Recognizing Your Own Strengths and Weaknesses


Unless you’re a fictional superhero, it’s unlikely that you’ll be good at everything you try in life. Everyone has their own strengths and weaknesses, and an essential part of personal and professional growth is being able to recognize and deal with the less positive aspects of your performance. However, even if you are good at assessing other people’s strengths and weaknesses, it can be difficult to evaluate your own. You might believe you’re great at something when those around you know you’re no better than the average. Or you might worry that you are awful at something when your supervisor can see there is some talent there. Being able to take a step back from yourself and make an objective assessment is a vital part of being able to get the best from yourself, so take a look and see what you can find out.

Why it’s hard to judge yourself

Your ability to accurately assess your skills will depend in large part on your self-esteem and confidence. If you are over-confident, you’ll be able to list many things you’re good at and struggle to come up with things you aren’t – and probably justify any you do identify as being inconsequential anyway. On the other hand, if you lack self-esteem, you will find it much easier to list the things you feel you could do better at, and find it hard to come up with qualities about which you can feel proud. Either way, you are doing yourself a disservice. If you’re too confident to recognize your weaknesses and you over-estimate your strengths, you will never be able to move forward and improve – and there’s no-one who can’t do better in some area of their lives. If you are on the other side of this spectrum and deny that you are good at some things while beating yourself up over all the deficiencies you feel you have; you won’t be able to reach your true potential and get the most out of your life. Doing yourself down is both a symptom and a cause of low self-esteem, so your first task is to recognize if you have fallen into this cycle and find a way to break free.

Recognizing your strengths

The aim here is to be as realistic as possible. Don’t make a list of all the things you think you’re good at and leave it at that. Look for evidence to support your belief. If you believe you’re a great salesperson, where are the figures that back this up? Can you find examples of how you have consistently achieved or exceeded your sales targets? What have your bosses said about your sales abilities in staff appraisals? Have you won any awards or competitions, been interviewed in an industry publication, or asked to write a piece on how to be a good salesperson for a respected blog on the subject? You can also see what other people think of your abilities, although getting colleagues to be honest and objective may not be that easy! If you can, stand back and look at what you have written, remembering this is not your resume, so you don’t have to position yourself in the best possible light. If you’ve listed tenacity as one of your strengths, consider whether you honestly are tenacious, or if in fact, people see you as more of an annoyance or even a bully.

Recognizing your weaknesses

This process is the inverse of what you did when listing your strengths. If you identify an area of weakness, what is the evidence to support this belief? If you are regularly told by your boss that you need to get to work on time, if you are always rushing about trying not to be late, and if your friends tell you to meet them half an hour before they need you to arrive, it’s reasonably safe to say you have problems with time-keeping. Believing something about yourself doesn’t make it accurate, however. So if you’re under the impression you’re not a very good driver, for example, see whether there is anything tangible that supports your belief. If you’ve not caused any accidents and if people are happy to be in the car with you, why do you think you’re less able than anyone else?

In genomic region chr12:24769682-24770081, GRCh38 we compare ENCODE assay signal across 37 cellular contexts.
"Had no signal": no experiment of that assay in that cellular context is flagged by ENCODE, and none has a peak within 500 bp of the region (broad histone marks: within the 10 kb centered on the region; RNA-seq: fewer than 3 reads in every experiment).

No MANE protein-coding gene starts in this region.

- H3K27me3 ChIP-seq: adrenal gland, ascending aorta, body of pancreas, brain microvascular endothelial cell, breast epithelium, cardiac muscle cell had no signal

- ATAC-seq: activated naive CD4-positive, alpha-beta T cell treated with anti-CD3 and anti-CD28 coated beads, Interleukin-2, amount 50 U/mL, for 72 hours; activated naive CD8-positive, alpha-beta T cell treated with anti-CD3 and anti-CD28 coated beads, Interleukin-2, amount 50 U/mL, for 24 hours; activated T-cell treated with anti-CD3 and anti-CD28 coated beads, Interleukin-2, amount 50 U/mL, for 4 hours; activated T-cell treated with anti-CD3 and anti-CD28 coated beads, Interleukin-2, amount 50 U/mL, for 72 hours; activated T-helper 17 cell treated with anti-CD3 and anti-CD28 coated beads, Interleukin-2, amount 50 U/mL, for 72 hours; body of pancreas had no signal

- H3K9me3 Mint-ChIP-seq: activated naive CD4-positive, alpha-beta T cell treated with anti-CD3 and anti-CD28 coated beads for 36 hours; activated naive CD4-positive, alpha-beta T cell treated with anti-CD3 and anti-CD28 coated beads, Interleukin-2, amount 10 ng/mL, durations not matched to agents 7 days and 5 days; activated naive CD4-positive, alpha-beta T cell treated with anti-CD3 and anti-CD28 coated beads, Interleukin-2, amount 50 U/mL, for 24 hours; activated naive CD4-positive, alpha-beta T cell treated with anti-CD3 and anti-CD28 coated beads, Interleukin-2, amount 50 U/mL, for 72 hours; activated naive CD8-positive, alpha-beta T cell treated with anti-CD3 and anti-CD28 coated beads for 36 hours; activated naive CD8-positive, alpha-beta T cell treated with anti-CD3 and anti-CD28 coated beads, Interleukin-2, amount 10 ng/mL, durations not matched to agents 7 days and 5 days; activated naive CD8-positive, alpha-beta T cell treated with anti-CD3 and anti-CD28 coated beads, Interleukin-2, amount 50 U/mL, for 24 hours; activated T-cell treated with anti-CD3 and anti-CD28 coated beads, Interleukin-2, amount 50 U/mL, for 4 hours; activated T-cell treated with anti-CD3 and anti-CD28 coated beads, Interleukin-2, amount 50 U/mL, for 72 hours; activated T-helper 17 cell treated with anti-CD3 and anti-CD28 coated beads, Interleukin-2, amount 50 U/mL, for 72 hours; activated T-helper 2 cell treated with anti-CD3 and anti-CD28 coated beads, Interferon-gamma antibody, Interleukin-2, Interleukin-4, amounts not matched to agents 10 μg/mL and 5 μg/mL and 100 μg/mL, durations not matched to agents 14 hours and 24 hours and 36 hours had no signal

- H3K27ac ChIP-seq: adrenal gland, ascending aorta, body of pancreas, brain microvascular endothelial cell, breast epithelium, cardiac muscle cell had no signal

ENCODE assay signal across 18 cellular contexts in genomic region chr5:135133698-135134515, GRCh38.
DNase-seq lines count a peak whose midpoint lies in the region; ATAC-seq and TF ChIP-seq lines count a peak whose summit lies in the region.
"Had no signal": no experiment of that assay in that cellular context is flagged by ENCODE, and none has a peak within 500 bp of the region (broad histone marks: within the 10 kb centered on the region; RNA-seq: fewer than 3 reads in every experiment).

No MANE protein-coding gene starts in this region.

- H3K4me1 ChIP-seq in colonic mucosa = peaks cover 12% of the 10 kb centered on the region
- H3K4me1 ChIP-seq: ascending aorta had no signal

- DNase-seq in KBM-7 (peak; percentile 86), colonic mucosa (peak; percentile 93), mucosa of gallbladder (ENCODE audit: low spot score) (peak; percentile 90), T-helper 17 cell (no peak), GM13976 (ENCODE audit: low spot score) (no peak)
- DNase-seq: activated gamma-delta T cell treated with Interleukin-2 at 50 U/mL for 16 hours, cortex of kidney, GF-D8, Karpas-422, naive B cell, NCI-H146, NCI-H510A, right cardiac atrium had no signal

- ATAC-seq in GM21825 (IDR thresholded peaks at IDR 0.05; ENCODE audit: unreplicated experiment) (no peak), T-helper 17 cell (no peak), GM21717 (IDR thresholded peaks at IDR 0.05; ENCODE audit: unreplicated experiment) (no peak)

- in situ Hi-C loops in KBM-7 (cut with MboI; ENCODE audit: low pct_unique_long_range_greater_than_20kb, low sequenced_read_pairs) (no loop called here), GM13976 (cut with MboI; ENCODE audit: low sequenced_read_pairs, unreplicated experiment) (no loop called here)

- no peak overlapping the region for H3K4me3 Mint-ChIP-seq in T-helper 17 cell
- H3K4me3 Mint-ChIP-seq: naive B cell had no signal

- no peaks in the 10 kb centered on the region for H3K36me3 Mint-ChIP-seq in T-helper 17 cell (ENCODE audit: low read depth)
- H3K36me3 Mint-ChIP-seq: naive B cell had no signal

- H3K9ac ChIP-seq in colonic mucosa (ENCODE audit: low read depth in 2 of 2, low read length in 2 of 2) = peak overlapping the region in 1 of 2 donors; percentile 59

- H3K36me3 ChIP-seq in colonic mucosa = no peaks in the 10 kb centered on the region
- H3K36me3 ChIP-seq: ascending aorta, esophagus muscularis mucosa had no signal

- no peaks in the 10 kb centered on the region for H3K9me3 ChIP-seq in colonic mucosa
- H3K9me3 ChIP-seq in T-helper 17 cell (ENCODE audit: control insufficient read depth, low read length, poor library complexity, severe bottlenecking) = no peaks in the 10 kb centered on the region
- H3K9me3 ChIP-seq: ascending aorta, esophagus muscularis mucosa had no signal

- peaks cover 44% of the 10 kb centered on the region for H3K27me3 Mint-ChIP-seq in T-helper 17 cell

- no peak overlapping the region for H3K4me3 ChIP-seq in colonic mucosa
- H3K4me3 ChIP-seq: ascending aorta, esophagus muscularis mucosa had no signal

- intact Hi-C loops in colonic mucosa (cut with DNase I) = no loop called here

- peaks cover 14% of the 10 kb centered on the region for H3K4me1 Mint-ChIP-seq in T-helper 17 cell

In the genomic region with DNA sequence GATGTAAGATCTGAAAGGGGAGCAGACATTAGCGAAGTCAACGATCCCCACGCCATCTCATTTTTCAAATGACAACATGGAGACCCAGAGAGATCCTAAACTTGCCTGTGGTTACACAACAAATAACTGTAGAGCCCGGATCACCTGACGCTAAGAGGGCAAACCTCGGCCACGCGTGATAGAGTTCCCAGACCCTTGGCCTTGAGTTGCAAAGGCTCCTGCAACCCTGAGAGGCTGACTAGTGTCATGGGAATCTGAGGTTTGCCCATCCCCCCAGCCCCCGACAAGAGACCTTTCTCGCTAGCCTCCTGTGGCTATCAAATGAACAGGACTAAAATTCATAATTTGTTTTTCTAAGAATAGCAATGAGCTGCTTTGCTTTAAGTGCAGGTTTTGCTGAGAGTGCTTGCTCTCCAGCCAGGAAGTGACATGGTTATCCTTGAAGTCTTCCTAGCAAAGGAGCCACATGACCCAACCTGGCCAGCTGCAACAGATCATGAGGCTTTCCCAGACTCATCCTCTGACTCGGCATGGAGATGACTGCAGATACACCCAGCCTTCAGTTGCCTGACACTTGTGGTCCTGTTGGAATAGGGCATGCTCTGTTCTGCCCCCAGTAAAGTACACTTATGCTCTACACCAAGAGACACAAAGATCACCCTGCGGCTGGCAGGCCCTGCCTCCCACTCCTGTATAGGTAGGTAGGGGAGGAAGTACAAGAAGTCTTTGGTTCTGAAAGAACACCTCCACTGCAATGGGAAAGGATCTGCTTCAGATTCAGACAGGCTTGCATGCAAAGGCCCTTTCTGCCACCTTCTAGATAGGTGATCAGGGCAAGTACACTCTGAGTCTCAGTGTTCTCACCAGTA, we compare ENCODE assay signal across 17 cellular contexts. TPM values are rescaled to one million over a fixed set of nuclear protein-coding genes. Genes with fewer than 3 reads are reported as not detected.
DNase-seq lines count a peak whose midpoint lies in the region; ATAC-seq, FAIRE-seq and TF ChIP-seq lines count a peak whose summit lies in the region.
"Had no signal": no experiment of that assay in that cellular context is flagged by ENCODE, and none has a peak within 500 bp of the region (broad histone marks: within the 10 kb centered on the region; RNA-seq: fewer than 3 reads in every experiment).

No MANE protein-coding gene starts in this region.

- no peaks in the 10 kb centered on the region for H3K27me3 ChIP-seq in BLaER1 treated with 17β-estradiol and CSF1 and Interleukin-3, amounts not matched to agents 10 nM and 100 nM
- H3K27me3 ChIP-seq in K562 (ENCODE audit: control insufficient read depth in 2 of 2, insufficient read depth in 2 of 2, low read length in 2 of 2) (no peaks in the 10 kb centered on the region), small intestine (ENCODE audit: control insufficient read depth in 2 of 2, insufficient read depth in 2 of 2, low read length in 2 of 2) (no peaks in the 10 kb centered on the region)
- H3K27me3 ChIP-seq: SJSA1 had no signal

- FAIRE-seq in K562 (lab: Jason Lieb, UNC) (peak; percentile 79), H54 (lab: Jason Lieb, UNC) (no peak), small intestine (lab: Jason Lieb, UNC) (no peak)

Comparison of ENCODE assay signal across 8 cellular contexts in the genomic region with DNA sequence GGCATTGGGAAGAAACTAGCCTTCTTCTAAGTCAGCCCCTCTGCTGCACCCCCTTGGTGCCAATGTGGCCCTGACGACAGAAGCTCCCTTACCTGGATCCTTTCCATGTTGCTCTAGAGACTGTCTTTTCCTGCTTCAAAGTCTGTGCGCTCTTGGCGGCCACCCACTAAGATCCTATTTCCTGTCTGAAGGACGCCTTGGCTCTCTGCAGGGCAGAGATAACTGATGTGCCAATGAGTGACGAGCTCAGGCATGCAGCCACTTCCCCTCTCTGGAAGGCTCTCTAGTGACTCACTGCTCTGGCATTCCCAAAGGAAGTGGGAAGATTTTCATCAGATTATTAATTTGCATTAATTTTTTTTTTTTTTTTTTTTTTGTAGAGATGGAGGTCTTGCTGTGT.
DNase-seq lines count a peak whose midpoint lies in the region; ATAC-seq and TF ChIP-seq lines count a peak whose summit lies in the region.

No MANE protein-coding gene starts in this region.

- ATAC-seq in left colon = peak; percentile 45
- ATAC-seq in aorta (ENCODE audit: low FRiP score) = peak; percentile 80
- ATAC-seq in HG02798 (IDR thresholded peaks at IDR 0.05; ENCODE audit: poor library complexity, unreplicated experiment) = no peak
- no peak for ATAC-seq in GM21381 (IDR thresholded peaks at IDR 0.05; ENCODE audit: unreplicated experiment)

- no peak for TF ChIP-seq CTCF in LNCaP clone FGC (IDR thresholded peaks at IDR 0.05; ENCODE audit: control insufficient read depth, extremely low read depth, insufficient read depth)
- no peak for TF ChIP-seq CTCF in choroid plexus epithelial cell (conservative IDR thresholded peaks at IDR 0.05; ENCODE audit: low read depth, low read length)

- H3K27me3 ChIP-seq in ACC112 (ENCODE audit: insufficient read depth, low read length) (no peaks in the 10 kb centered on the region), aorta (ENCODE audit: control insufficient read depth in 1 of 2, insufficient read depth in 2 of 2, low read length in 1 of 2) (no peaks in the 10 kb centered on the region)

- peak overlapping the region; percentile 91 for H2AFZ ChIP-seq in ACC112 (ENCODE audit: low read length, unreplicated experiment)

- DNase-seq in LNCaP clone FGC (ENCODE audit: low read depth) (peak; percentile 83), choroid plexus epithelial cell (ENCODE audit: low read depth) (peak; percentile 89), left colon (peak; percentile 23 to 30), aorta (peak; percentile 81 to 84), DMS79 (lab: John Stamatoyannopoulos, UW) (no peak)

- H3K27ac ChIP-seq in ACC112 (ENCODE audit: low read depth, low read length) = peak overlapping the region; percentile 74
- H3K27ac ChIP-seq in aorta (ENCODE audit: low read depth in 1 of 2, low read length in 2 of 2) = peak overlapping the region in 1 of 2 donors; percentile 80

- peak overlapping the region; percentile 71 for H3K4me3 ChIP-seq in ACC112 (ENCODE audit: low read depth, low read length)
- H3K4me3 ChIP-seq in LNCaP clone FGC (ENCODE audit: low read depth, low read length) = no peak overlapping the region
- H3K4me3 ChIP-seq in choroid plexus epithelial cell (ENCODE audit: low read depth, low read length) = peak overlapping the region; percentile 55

What’s next?

Once you’ve identified your strengths and weaknesses, you can look at ways of dealing with them.

  • If you have a weakness that is affecting your work or your life, something that makes you unhappy and you wish you were better at, look for ways of helping yourself. Find a course, take classes, read some books and do some research, and speak to people who can help. It may simply be that you don’t know enough or haven’t had the right training, and these are things that can be quickly rectified.
  • If you have a weakness, be honest – do you truly care about it? If it’s something that is more of a nuisance to you than a skill you’d like to master, consider whether it’s worth pursuing. If you have a business and are writing all the content for the company blog but have little talent for and no interest in writing, maybe you should step back, concentrate on the things you do have a talent for and outsource content writing to a professional.
  • If you have strengths in specific areas, are you making the most of them? If your company sells printed circuit boards, are you struggling to be out on the road visiting customers and making sales when your real talents lie in the engineering department?
  • Sometimes being good at something isn’t a reason to carry on doing it, if going in a different direction would make you happier. Just because you’re a highly qualified doctor who has invested time, effort and money into training and qualifying, doesn’t mean you have to be a doctor for the rest of your life. If you have musical talent and the passion to match, there’s nothing to stop you from heading for Nashville and becoming a country and western star.

Use the knowledge and insight you gain from this process to improve your existing skills, work on the ones that need developing if they’re important to you, and make the best decisions for your future.

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